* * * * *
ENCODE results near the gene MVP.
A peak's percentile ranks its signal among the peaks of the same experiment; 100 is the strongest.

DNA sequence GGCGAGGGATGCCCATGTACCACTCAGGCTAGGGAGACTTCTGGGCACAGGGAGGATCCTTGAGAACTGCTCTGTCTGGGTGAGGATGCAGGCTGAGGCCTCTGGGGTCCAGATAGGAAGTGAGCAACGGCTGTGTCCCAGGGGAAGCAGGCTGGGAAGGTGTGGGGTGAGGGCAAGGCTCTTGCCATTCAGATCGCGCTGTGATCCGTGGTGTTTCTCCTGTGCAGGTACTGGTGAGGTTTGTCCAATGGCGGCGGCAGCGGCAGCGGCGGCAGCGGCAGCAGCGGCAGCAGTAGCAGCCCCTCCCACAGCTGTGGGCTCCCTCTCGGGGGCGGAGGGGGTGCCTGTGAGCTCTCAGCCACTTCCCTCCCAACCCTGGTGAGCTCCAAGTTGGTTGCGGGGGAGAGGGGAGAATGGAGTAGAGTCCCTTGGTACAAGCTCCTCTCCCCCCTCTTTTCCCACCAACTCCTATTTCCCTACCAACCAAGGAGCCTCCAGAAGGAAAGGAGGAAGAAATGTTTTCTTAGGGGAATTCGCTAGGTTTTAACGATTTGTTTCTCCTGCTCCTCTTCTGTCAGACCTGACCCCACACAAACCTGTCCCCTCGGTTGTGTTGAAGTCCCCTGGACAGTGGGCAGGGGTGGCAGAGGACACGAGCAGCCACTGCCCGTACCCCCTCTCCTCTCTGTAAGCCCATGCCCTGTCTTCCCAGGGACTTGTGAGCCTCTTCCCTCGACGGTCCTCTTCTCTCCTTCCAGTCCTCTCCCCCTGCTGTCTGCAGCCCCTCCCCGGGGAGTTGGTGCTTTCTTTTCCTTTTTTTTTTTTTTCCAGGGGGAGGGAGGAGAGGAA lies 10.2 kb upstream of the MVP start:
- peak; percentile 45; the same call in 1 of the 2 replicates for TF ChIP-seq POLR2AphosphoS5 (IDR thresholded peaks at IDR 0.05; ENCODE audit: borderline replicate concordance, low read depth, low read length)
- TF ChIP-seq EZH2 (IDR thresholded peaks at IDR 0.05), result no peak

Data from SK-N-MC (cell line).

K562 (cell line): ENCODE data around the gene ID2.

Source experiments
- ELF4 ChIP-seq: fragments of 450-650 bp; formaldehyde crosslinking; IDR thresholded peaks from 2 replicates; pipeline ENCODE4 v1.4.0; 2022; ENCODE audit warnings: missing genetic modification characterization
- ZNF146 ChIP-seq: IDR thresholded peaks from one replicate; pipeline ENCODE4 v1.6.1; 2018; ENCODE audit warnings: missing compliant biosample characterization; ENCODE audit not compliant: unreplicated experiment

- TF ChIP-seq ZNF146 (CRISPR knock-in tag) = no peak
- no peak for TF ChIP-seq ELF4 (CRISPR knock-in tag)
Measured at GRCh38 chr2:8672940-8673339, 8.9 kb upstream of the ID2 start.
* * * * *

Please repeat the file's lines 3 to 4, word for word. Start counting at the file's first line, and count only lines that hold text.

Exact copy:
DNA sequence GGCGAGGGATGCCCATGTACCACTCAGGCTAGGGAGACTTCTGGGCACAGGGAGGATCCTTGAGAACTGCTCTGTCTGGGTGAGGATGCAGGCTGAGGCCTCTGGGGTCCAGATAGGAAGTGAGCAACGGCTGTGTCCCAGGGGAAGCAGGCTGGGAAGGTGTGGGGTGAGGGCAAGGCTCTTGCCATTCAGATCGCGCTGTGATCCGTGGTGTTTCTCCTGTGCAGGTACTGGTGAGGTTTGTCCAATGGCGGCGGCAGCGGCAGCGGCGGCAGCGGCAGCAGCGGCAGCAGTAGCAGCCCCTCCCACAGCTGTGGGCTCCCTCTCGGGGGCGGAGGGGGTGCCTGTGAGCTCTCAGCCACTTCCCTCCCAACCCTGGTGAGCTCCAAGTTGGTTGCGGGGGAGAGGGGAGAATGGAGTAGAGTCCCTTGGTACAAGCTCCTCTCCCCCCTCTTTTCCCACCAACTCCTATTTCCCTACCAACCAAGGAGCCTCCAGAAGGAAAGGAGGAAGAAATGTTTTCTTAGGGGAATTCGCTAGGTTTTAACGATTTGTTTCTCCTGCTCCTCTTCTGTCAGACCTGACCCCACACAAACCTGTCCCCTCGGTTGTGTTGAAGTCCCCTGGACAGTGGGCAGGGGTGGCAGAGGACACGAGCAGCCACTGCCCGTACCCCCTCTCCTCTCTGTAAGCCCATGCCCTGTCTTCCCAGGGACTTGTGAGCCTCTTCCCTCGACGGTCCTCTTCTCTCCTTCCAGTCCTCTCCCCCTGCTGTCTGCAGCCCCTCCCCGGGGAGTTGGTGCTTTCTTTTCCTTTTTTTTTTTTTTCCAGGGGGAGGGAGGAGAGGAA lies 10.2 kb upstream of the MVP start:
- peak; percentile 45; the same call in 1 of the 2 replicates for TF ChIP-seq POLR2AphosphoS5 (IDR thresholded peaks at IDR 0.05; ENCODE audit: borderline replicate concordance, low read depth, low read length)